This article first appeared in Kidsburgh.org, a media partner of NEXTpittsburgh that focuses on making Pittsburgh a better place to raise kids.
After last summer’s disruption from the Covid pandemic, kids are ready to have fun again. There are many things to look forward to, including vacations, reunions with relatives and parties with friends, as the world moves closer to normal.
But summer break doesn’t mean a break from learning. According to a report for the Brookings Institute by David M. Quinn and Morgan Polikoff, students, especially from historically disadvantaged groups, start each academic year with achievement levels lower than at the start of summer break. Summer brain drain or summer slide, which educators have tracked since 1906, can stunt students’ academic progress.
Considering the challenges kids faced during a pandemic school year, it’s more important than ever to keep brains in top shape.
“The boundaries of the school calendar should never impact learning,” says Mt. Lebanon School District Superintendent Timothy J. Steinhauer. “Learning in the summer should be much more interest and experiential focused. Brain development and growth are always impacted by novelty and experience. The summer months provide the flexibility and opportunity for these types of varied experiences.”
Fortunately for kids and parents, there are many fun opportunities to stave off summer slide and keep young minds active and learning. Here’s a roundup of 11 brainy summer activities:
A collaboration between Citiparks, Stem Coding Lab, Forty X 80 and the Pittsburgh Technology Council, the free six-week program helps kids in grades 4-8 develop experience in technology and computer science. July 12-Aug. 19.
Kids interested in learning how to be a sound or lighting technician can apply for this four-week apprenticeship program. Students will receive a Live Sound 1 Certification and help produce the Music on the Mon Concert Series at Southside Works this summer. The application deadline is June 21.
The ACLA and its member libraries have created a roster of fun programs designed to keep young minds engaged. Kids are encouraged to develop readings lists, keep track of activities on virtual Bingo cards, and take part in a story walk at one of the county’s many parks. The ACLA also features partnered programs with organizations including the Allegheny Land Trust, Phipps Conservatory and Botanical Gardens, and the Pittsburgh Symphony Orchestra.
Students ages 13-18 can learn how to design and commercialize hardware products, build their own businesses, and prepare pitches to get a share of $10,000 in prizes. Limited to 60 students, the six-week program starts June 28.
Registration is open for in-person Summer Day Camp at nine Clubhouse locations. This year kids can register for theme weeks ranging from performing arts to Olympic sports. The Boys & Girls Clubs are also offering Career Works through its Workforce Development Academy to help kids develop internships, apprenticeships and other skills need in workplaces.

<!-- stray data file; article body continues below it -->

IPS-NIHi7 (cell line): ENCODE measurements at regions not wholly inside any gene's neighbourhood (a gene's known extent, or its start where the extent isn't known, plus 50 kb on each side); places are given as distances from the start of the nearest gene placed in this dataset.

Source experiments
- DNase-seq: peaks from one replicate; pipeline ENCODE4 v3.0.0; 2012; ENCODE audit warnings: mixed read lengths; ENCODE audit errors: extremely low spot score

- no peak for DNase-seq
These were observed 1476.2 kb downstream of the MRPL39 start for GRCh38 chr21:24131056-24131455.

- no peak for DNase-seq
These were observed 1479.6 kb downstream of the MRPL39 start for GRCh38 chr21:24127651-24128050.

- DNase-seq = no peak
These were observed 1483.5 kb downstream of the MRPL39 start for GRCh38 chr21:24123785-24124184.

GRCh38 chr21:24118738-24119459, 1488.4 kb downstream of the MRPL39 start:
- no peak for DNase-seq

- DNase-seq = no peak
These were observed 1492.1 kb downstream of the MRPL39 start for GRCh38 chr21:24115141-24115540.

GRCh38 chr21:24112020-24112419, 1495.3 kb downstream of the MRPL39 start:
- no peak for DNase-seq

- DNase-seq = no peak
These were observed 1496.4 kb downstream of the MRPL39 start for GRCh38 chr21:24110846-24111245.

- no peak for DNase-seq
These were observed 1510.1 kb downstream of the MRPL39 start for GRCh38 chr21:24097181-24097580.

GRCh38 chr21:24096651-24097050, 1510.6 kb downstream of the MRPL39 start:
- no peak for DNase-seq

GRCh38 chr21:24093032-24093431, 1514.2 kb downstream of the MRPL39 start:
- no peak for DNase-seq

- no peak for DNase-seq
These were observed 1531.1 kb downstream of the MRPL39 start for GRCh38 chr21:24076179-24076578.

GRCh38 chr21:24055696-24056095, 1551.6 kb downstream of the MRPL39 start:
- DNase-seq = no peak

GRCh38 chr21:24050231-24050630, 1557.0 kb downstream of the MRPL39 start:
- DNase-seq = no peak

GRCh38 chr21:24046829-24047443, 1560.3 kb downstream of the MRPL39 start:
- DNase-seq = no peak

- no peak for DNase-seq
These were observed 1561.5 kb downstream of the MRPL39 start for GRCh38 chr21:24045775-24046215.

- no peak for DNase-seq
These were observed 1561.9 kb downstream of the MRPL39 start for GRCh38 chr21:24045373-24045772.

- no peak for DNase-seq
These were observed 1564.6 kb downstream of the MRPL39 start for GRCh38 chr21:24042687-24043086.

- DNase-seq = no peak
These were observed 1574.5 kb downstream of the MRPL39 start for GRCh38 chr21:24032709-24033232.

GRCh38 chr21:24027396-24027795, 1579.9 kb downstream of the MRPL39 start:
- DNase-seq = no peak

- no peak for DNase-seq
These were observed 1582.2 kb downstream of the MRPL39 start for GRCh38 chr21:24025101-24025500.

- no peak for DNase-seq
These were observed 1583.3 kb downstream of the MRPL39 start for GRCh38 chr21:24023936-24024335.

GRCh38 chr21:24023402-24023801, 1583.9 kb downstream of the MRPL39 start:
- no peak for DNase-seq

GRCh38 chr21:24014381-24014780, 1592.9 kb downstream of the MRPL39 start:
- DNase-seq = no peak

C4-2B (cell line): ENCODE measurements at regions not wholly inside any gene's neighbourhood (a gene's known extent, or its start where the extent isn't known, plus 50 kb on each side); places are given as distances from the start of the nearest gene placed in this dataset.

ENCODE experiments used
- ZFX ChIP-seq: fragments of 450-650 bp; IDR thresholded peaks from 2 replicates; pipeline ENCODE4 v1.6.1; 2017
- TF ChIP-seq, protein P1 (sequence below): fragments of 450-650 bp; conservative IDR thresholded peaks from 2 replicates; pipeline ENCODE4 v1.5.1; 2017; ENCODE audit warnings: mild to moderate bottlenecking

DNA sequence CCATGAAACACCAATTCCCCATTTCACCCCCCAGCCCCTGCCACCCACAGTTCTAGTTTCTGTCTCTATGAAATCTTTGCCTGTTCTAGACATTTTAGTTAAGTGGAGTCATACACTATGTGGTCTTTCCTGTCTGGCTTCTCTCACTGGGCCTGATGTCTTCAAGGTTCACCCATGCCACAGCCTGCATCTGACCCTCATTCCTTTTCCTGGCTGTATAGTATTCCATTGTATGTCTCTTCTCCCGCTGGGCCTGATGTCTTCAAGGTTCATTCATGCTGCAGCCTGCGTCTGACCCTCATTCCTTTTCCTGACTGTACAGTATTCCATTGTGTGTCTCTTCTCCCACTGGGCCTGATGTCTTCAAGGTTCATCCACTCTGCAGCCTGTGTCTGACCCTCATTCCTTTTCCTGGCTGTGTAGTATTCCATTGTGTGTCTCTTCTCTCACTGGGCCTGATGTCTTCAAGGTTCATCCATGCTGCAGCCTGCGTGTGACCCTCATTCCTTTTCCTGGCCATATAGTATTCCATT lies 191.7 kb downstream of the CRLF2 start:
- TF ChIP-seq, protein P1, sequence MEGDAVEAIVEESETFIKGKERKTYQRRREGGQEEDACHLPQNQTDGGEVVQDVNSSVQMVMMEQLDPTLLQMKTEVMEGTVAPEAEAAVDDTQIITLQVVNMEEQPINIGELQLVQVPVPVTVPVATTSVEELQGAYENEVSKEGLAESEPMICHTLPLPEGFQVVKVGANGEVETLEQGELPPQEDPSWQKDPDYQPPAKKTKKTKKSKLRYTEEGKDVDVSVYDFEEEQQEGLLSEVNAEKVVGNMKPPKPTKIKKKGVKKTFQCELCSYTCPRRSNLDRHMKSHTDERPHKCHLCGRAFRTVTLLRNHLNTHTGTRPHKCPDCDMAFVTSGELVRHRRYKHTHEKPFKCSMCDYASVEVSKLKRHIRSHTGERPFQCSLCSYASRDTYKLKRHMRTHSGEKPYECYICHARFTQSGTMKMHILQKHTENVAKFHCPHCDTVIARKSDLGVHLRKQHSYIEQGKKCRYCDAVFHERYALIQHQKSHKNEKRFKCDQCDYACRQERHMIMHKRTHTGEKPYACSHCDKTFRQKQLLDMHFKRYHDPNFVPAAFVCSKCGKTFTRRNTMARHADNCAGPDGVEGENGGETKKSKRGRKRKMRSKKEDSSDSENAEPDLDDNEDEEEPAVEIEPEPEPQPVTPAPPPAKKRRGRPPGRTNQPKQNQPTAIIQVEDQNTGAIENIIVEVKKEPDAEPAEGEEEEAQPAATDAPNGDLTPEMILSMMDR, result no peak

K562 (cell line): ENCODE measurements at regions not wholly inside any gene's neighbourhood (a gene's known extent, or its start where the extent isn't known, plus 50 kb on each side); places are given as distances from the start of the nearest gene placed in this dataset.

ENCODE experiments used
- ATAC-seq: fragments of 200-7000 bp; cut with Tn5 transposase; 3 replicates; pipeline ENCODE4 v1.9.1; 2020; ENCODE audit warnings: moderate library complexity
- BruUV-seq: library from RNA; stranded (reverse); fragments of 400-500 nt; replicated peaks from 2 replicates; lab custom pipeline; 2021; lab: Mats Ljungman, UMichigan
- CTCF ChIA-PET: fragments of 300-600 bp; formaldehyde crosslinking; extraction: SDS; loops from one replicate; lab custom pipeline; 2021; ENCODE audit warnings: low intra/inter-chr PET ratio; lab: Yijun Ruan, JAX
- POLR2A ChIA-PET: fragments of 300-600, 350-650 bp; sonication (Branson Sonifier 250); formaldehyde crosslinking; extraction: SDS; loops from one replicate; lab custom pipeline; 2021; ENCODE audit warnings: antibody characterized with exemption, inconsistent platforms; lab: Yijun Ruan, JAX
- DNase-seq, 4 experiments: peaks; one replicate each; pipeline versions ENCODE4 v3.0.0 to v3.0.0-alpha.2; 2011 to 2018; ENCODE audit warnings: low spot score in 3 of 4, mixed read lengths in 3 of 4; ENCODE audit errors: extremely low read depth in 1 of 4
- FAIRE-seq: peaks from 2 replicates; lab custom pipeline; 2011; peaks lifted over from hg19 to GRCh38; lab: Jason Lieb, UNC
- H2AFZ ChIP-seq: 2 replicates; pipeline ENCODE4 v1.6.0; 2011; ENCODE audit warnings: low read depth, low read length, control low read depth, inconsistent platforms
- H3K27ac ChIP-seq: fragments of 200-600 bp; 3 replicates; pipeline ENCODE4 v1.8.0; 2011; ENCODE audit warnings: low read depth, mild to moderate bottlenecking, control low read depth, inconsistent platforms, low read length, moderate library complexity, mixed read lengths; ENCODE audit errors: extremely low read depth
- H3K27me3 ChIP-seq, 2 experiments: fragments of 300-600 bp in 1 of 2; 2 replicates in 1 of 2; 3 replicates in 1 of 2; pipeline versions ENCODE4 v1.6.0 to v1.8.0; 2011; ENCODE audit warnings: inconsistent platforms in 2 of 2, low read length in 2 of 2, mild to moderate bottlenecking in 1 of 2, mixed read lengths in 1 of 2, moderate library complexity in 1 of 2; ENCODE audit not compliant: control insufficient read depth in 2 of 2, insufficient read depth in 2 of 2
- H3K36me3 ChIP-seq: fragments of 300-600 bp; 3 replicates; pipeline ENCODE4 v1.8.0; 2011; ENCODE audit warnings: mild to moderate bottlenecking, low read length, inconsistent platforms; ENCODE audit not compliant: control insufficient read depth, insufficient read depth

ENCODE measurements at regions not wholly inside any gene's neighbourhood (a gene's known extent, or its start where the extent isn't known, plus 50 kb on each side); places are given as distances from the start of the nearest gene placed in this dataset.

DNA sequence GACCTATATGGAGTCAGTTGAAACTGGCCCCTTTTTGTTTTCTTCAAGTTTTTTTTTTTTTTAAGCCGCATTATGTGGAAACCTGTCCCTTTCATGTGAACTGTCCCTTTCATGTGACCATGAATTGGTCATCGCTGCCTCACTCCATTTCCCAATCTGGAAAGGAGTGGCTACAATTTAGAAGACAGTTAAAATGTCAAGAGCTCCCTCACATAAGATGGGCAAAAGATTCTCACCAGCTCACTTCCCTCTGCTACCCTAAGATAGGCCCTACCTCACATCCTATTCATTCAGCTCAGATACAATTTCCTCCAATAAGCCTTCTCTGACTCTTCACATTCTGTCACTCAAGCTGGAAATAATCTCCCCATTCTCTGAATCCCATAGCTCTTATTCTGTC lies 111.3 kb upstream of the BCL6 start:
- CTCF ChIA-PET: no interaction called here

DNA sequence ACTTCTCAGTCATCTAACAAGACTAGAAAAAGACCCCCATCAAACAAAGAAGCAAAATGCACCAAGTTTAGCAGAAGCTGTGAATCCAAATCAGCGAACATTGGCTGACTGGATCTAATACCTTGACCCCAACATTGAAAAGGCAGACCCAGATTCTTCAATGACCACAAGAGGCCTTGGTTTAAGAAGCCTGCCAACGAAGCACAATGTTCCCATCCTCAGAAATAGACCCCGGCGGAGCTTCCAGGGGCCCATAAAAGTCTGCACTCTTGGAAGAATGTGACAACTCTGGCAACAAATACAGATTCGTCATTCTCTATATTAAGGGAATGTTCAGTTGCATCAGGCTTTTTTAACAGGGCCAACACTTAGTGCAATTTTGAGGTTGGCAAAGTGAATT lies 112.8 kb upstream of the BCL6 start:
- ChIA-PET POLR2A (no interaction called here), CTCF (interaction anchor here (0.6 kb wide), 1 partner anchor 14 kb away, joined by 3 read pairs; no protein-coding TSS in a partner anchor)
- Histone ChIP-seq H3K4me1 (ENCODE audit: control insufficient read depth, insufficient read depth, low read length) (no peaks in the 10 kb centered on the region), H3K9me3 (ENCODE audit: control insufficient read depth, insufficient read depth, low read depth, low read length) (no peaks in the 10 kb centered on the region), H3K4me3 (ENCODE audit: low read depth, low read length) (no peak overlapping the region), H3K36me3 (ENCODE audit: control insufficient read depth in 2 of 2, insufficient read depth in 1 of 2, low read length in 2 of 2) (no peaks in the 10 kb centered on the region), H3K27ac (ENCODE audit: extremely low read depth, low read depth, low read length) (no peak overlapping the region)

Budding bookworms are asked to read five books between June 13 and Aug. 31. And kids up to the age of 18 can start their own home libraries: Every time a child visits a CLP location, they’ll be given a free book (as long as supplies last) as part of the library’s summer reading initiative.
This resource offers a variety of kids’ activities, Bridge to Learn provides information and links to year-round learning opportunities. Its Program Finder is the go-to search engine to access tech support, child care services and opportunities for socializing. There’s a lot of potential for fun, entertaining activities, too.
The Sarah Heinz House’s Media Lab and the ToonSeum will host programs related to photography, comic drawing, and props and accessories fabrication over four two-week sessions. The cost per session is $30 with eight classes per session through Aug. 5.
The Carnegie Science Center is offering a series of livestream events geared to kids from kindergarten to the 8th grade starting June 24 through Aug. 9. The events include Wild by Design: Innovation from A to Zoo; Who Wants to be an Engineer: Imagine It. Make It Make It Better; and the Science of Hockey, a collaboration with Pittsburgh Penguins. Access is $15 per family (up to five viewers) or $150 per classroom of 35 students.
The Gwen’s Girls Academic Support Initiative offers year-round free tutoring to Allegheny County kids in grades K-12. The summer months include a variety of virtual camps for kids from ages 8-18. Play Pokemon while developing math, sportsmanship and reading skills. Engage in hands-on, DIY science experiments. Take a virtual tour around the world exploring different cultures. Check out the complete lineup here.
You are here! We’re proud that Kidsburgh is a source of news, information and events geared toward Pittsburgh kids and families. Watch for our weekly Things to do with kids in Pittsburgh for activities and entertainment news. Click into our guides like Summer Camps and Pick-Your-Own Farms. STEM projects include a slew of Maker Monday activities to keep kids busy. It all adds up to a great summer of fun!